If you love art, you’ll love Savannah. The two go hand-in-hand. After all, the city is home to the Savannah College of Art and Design, established in 1978 with the goal to prepare talented students for careers in creative professions.
While some of the city’s artists and crafts graduated from SCAD, others made their way to Savannah’s art scene by other routes.
Susie Chisholm is a child of Savannah who grew up climbing on sculptures in nearby Brookgreen Gardens. Chisholm became a sculptor herself with a passion for figurative portrait sculpture. (She created the Johnny Mercer statue in Ellis Square.) Her work can be found at her studio and gallery on the second floor of the Franklin Ward Building South in the Historic City Market or at Reynolds Square Fine Art Gallery, 31 Abercorn St.
If folk art interest you, check out the work of Samantha Claar through her Gullah Living series that depicts day-to-day lives of the Gullah-Geechee people. Her art can be found at GCD Home Furnishing and Decor, 409 E. York St. at Columbia Square.
Born in Ghana, William Kwamena-Poh came to the U.S. when his father was teaching history at Talladega College in Alabama. He was introduced to the work of James Huff, an artist teaching at the college and says he was “lit on fire” by the detailed, yet simplistic style. His watercolor paintings tell the story of everyday life in his native Ghana, from women to children to fishermen.
Alix Baptiste, a Haitian-born artist, originally began as a street artist. Fans encouraged him to move to Savannah’s City Market and he can still be found painting in the storefront window of his gallery there. His work is colorful and reminiscent of his Caribbean upbringing.
SCAD graduate Brian Macgregor is known for his Spirit Animal playing cards, American landscape paintings and dream meditation series. His works have handwriting in the background that is from dream journals kept outside his gallery for people to write in. He started displaying his art in the City Market Art Center in 2000, soon after moving to Savannah.
Tiffany Taylor is known for her original, hand-painted pottery as well as textured paintings. SHe holds advanced degrees from SCAD and has works displayed internationally, including in the Salvador Dali Museum. Visit her gallery at 11 Whitaker St. in the historic district.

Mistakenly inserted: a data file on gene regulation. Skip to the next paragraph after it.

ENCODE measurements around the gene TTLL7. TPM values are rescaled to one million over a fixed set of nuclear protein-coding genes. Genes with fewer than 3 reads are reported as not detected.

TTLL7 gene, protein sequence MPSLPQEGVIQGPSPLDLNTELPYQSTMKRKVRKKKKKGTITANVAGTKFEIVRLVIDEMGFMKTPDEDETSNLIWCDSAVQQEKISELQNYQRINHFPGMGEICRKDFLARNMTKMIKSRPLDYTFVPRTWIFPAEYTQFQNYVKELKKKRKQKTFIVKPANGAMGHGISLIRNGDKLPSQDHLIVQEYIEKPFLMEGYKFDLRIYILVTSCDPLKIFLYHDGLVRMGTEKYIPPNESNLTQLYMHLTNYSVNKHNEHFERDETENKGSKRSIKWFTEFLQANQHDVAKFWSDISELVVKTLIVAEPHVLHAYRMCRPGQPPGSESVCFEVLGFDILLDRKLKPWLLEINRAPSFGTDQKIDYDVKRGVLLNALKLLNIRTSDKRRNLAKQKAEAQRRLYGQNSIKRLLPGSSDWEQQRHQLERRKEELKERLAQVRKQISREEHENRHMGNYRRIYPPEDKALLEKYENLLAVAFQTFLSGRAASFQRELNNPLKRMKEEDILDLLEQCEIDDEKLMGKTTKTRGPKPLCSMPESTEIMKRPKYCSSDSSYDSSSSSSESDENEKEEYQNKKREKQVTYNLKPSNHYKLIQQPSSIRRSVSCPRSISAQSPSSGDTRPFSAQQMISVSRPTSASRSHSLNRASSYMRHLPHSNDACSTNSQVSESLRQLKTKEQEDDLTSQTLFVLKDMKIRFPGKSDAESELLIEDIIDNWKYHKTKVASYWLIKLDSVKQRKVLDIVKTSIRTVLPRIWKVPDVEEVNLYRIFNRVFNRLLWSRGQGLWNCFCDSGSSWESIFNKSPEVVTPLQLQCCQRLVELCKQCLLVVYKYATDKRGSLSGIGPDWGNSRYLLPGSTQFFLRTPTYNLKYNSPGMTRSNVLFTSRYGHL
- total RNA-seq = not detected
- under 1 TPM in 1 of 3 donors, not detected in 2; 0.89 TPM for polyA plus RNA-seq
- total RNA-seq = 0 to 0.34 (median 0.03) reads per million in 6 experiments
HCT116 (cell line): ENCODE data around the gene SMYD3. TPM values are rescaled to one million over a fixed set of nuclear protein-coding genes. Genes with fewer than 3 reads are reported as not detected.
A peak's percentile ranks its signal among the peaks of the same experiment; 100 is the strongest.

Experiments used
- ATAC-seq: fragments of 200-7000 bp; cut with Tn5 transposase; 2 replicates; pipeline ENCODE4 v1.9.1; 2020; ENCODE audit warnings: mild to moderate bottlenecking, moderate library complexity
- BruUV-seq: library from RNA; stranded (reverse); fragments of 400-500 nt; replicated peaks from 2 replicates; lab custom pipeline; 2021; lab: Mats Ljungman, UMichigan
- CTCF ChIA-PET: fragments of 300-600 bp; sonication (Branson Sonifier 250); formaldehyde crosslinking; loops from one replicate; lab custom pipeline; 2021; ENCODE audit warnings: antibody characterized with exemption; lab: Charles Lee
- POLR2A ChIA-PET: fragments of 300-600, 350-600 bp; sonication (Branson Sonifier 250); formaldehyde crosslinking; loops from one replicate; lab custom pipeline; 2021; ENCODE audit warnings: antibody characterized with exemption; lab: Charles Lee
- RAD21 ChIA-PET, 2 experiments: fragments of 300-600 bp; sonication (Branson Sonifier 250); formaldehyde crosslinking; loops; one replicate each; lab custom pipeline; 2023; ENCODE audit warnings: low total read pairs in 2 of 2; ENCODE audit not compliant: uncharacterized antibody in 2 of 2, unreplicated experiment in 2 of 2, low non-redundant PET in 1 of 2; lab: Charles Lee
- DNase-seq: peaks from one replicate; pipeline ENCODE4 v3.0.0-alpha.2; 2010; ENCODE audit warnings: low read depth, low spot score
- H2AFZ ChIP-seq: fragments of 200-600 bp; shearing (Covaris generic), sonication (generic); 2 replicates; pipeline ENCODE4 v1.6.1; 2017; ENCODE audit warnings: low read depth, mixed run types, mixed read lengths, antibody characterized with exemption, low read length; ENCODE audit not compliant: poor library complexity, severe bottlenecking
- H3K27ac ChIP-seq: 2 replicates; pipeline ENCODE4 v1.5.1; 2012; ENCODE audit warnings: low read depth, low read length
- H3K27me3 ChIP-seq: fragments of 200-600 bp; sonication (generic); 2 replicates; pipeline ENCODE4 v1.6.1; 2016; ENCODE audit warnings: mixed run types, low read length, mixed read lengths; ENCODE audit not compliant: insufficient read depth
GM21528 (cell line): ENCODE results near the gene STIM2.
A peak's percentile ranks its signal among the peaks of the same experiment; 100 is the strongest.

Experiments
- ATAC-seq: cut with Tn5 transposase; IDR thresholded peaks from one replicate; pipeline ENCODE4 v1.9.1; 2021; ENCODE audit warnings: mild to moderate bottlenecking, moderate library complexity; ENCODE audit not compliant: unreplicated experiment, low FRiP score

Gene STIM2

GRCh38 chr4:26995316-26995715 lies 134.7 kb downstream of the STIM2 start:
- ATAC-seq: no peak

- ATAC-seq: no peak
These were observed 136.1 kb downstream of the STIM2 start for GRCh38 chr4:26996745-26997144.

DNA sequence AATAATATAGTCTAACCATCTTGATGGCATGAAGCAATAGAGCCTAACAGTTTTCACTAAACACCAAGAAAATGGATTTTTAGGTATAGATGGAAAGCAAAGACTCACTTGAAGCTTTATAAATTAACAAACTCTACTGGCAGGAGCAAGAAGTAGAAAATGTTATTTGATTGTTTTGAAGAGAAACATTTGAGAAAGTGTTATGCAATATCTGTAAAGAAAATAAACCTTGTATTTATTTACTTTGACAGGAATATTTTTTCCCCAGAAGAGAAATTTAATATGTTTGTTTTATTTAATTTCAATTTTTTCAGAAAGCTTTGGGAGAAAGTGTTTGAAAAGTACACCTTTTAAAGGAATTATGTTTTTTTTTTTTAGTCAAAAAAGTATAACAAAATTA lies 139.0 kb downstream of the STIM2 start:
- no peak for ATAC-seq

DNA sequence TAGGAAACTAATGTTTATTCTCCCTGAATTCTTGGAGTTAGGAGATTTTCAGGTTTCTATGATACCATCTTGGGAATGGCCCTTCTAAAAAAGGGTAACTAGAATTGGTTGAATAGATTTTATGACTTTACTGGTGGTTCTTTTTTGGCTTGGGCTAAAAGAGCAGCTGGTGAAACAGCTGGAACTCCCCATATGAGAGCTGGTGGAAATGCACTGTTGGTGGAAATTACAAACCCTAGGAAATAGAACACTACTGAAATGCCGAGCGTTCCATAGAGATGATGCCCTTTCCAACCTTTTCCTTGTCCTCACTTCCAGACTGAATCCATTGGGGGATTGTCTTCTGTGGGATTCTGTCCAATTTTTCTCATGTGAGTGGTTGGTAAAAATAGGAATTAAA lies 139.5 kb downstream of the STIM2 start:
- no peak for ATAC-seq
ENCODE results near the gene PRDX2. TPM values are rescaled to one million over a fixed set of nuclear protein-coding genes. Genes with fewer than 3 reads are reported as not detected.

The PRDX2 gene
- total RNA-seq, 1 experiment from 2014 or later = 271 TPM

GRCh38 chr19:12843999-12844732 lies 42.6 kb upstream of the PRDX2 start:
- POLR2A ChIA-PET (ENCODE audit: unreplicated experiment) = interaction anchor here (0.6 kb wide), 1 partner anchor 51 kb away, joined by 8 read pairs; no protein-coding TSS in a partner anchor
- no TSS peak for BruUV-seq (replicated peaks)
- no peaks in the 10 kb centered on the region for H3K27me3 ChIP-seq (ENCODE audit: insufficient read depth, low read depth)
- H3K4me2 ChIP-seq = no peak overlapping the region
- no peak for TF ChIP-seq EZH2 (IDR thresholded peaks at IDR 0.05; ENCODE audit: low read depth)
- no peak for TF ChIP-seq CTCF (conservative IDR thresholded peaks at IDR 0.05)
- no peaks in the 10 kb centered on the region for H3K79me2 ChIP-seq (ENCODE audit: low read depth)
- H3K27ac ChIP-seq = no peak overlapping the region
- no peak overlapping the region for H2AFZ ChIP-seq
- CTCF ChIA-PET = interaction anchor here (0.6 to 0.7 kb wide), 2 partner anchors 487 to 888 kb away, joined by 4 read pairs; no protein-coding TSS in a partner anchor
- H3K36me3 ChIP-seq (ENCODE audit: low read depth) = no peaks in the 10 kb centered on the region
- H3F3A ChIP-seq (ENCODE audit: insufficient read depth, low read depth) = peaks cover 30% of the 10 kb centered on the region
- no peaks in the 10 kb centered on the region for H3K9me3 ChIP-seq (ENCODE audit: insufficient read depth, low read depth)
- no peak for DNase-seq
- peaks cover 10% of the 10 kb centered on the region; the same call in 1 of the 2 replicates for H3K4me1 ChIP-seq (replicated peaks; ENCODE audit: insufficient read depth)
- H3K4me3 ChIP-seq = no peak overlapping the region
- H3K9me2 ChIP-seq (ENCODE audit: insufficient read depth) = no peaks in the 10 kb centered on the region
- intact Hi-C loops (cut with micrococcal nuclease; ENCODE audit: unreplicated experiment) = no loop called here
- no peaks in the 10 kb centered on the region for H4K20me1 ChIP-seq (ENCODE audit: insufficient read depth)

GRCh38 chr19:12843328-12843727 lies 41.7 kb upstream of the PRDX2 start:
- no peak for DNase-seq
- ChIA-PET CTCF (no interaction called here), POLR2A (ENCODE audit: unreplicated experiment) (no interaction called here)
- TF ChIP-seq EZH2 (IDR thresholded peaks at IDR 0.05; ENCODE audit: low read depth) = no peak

Meryl Truett is a photographer and mixed media artist who graduated from SCAD in 2003 with a mater of fine arts degree, then obtained additional training in France. She has a series of photographs on vintage ceiling tiles a unique mixed media on metal format. She also has several series of black and white photos depicting American landscapes.
Jery B. Taylor creates sweetgrass baskets using a technique her grandmother taught her when she was just 5 years old. The master craftswoman produces baskets that can’t be found in just any store. Unique and exclusive to the Gullah community of the region, they are made from sweet grass, palmetto, pine needles and bulrush. Her works have been displayed at the Smithsonian Institution in Washington, D.C. But you don’t have to go that far to see them. Just head to the City Market Art Center on West Street and Julian Street.
An artisan known as Savannah’s “Official Potter,” Clair Buckner, is known for her satirical ceramic sculptures exhibited across the Southeast. She also makes works that are exclusively available at The Salt Table, 51 Barnard St. Most of these are focused on salt and condiment presentation, and all are signed and stamped with The Salt Table brand. They are each one-of-a-kind.
Keep in mind that while some galleries may not be open, artists and craftsmen are always happy to meet you by appointment and show you their work.